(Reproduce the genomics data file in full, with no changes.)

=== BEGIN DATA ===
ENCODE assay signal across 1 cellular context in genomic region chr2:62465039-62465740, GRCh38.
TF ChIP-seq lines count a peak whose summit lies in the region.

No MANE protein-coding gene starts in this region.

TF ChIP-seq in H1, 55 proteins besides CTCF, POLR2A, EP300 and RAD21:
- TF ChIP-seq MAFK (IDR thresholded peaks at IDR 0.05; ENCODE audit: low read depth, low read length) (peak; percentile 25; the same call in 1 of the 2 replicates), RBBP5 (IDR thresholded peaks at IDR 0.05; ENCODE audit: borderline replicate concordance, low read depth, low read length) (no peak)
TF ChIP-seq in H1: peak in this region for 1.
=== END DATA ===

ENCODE assay signal across 1 cellular context in genomic region chr2:62465039-62465740, GRCh38.
TF ChIP-seq lines count a peak whose summit lies in the region.

No MANE protein-coding gene starts in this region.

TF ChIP-seq in H1, 55 proteins besides CTCF, POLR2A, EP300 and RAD21:
- TF ChIP-seq MAFK (IDR thresholded peaks at IDR 0.05; ENCODE audit: low read depth, low read length) (peak; percentile 25; the same call in 1 of the 2 replicates), RBBP5 (IDR thresholded peaks at IDR 0.05; ENCODE audit: borderline replicate concordance, low read depth, low read length) (no peak)
TF ChIP-seq in H1: peak in this region for 1.